Publication: Research - peer-review › Conference abstract in proceedings – Annual report year: 2012
Important aspects of civil engineering in West Greenland relate to the presence of permafrost and mapping of the annual and future changes in the active layer due to the ongoing climatically changes in the Arctic. The Arctic Technology Centre (ARTEK) has worked more than 10 years on this topic and the first author has been involved since 1970 in engineering geology, geotechnical engineering and permafrost related studies for foundation construction and infrastructures in towns and communities mainly in West Greenland. We have since 2006 together with the Danish Meteorological Institute, Greenland Survey (ASIAQ) and the University of Alaska Fairbanks carried out the US NSF funded project ARC-0612533: Recent and future permafrost variability, retreat and degradation in Greenland and Alaska: An integrated approach. This contribution will present data and observations from the towns Ilulissat, Kangerlussuaq, Sisimiut and Nuuk. They are situated in continuous, discontinuous and sporadic permafrost zones. We will show examples of detoriation of permafrost related to present local scale climate observations and large scale climate and permafrost simulations modeled numerically with the GIPL model driven by HIRHAM climate projections for Greenland up to 2075. The engineering modelling is based on a risk assessment methodology based on a flow diagram which classify the risk of permafrost degradation causing settlement and stability problems for buildings and infrastructures based on relatively simple parameters. It is planned as decision and planning tool for town planners and engineers in local municipality governments and to consulting engineers and contractors in Greenland, which also may be used in other arctic regions. Risk is classified in four categories: Low, Limited, Medium and High based on environmental properties as surface conditions (rock or sedimentary basins), soil grain size classification (gravel, sand, silt and clay) and ice content in the ground. The model uses ground thermal conditions quantified as the Permafrost Thaw Potential, which is defined as the potential active layer increase due to climate warming and surface alterations. Using this methodology it is expected that mapping of vulnerability in towns and construction areas together with proposed adaption and mitigation technologies will be of practical use to technical institutions and public as well as a general tool for the scientific community. The presentation will focus on the application of the Risk Evaluation diagram used in the selected towns in different permafrost zones and is illustrated with present observations of permafrost detoriation in West Greenland.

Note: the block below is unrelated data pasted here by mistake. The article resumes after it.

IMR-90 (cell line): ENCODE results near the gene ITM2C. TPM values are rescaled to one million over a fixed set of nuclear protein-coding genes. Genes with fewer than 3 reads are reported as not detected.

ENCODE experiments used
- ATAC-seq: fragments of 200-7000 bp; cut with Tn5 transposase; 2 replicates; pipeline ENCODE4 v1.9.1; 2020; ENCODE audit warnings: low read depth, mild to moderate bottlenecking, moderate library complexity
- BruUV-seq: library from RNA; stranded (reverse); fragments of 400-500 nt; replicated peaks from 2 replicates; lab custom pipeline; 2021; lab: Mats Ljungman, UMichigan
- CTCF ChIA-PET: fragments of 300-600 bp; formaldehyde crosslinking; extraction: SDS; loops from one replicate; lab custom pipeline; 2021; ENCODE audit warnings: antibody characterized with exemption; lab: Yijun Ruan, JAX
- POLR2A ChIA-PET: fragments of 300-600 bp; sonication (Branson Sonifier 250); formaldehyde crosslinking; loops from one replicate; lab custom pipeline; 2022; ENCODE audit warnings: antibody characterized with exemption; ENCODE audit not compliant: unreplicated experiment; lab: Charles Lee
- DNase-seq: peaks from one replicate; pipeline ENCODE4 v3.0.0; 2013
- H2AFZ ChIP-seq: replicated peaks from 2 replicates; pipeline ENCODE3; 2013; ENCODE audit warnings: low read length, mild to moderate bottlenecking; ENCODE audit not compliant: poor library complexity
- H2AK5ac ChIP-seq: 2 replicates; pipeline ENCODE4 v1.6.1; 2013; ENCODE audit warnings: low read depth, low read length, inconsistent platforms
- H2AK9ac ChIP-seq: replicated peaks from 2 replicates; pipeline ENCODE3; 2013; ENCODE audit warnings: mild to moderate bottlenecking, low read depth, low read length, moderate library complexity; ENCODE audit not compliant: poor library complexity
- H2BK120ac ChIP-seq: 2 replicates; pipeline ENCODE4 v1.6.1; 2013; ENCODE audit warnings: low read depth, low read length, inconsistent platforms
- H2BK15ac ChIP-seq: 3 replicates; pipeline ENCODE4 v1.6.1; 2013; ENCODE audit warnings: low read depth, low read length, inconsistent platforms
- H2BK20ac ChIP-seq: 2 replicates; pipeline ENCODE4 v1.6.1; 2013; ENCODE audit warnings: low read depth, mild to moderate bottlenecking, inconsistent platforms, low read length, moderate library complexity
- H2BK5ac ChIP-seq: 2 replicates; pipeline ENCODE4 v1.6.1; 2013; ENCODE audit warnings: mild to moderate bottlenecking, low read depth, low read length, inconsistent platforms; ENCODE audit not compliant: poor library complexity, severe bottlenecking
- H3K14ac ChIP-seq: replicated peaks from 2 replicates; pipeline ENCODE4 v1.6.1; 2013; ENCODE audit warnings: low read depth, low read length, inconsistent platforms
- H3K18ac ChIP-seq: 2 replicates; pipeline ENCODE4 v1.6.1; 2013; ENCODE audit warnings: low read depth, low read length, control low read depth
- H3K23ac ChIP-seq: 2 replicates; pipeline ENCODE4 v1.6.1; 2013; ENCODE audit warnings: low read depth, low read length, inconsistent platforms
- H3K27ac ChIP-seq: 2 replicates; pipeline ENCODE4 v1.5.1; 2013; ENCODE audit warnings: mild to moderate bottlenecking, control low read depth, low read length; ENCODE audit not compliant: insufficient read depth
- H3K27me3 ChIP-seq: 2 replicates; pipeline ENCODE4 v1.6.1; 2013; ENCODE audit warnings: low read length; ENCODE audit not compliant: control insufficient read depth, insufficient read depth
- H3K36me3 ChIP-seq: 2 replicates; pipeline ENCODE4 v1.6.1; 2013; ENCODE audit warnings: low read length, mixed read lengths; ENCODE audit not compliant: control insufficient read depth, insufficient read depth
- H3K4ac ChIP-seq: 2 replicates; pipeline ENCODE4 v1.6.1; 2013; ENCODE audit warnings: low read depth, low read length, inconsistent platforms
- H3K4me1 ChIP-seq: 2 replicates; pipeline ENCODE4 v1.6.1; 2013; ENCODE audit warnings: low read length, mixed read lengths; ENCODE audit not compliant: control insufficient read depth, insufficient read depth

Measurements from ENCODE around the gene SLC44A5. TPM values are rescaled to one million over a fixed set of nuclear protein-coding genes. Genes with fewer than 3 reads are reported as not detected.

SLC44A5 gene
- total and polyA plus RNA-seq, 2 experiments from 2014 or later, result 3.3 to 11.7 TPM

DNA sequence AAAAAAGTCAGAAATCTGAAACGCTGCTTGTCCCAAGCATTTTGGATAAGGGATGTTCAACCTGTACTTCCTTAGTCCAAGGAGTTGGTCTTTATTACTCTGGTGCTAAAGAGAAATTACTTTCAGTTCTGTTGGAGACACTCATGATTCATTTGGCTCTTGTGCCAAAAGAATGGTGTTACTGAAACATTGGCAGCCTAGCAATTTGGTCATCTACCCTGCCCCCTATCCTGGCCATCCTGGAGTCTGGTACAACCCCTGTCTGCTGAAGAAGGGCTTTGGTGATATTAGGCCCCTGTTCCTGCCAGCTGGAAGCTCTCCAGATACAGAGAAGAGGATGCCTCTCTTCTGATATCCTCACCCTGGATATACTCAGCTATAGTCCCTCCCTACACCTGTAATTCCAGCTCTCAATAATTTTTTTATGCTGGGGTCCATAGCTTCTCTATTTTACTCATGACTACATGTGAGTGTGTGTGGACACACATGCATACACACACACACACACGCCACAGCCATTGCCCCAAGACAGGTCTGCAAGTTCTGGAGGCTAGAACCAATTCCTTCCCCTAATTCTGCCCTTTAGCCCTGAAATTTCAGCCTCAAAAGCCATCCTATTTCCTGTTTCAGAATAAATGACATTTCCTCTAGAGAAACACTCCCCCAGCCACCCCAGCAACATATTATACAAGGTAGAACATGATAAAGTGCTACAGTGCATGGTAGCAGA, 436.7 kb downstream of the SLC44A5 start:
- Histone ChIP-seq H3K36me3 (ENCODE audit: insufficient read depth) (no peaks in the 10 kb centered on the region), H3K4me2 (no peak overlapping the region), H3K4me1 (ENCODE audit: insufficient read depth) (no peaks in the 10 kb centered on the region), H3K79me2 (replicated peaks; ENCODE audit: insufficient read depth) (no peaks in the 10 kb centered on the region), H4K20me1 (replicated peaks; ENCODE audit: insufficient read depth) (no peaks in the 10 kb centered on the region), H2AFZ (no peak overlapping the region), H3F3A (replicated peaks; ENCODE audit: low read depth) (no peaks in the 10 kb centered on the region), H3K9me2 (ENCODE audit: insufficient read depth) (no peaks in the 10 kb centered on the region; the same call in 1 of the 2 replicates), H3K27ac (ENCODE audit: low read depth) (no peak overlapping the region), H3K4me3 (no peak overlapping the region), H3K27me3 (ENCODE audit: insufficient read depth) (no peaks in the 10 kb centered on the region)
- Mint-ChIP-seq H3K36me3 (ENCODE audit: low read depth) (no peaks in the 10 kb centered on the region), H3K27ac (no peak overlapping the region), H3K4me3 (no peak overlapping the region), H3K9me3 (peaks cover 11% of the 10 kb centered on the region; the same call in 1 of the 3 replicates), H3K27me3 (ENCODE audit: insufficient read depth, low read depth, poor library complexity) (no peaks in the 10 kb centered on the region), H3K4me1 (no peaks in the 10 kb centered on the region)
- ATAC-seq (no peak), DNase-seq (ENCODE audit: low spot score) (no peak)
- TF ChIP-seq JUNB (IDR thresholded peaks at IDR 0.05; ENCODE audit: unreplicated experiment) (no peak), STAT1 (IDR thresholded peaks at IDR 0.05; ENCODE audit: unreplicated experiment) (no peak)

|Title of host publication||30th Nordic Geological Winter Meeting. Programme and Abstracts|
|Number of pages||212|
|Place of publication||Reykjavík|
|Publisher||Geoscience Society of Iceland|
|Conference||30th Nordic Geological Winter Meeting|
|Period||01/01/12 → …|
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